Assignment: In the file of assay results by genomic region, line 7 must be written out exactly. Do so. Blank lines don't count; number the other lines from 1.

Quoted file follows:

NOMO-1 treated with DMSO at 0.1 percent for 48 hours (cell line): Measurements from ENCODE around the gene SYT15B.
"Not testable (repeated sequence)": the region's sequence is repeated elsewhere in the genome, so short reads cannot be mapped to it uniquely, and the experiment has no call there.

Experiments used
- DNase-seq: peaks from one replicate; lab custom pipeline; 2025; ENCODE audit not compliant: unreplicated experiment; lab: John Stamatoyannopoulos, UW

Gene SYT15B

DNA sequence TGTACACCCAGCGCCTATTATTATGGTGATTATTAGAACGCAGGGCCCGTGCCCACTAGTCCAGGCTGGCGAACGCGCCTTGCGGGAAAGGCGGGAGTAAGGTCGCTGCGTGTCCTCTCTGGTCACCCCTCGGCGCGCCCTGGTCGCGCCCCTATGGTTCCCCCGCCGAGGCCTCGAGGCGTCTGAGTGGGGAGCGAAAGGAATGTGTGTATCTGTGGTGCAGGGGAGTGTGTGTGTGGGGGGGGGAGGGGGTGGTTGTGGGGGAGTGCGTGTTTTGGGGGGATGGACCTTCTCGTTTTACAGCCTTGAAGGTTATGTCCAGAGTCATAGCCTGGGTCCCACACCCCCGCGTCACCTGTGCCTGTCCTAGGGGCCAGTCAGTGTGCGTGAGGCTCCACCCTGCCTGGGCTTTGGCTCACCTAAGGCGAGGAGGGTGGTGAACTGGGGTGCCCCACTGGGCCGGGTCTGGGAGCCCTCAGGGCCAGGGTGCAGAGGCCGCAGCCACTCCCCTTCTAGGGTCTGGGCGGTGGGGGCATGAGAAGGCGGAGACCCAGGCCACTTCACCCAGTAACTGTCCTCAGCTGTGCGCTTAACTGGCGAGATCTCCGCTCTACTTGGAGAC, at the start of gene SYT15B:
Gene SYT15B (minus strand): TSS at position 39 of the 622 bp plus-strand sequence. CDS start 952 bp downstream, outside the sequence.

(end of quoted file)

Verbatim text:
Gene SYT15B (minus strand): TSS at position 39 of the 622 bp plus-strand sequence. CDS start 952 bp downstream, outside the sequence.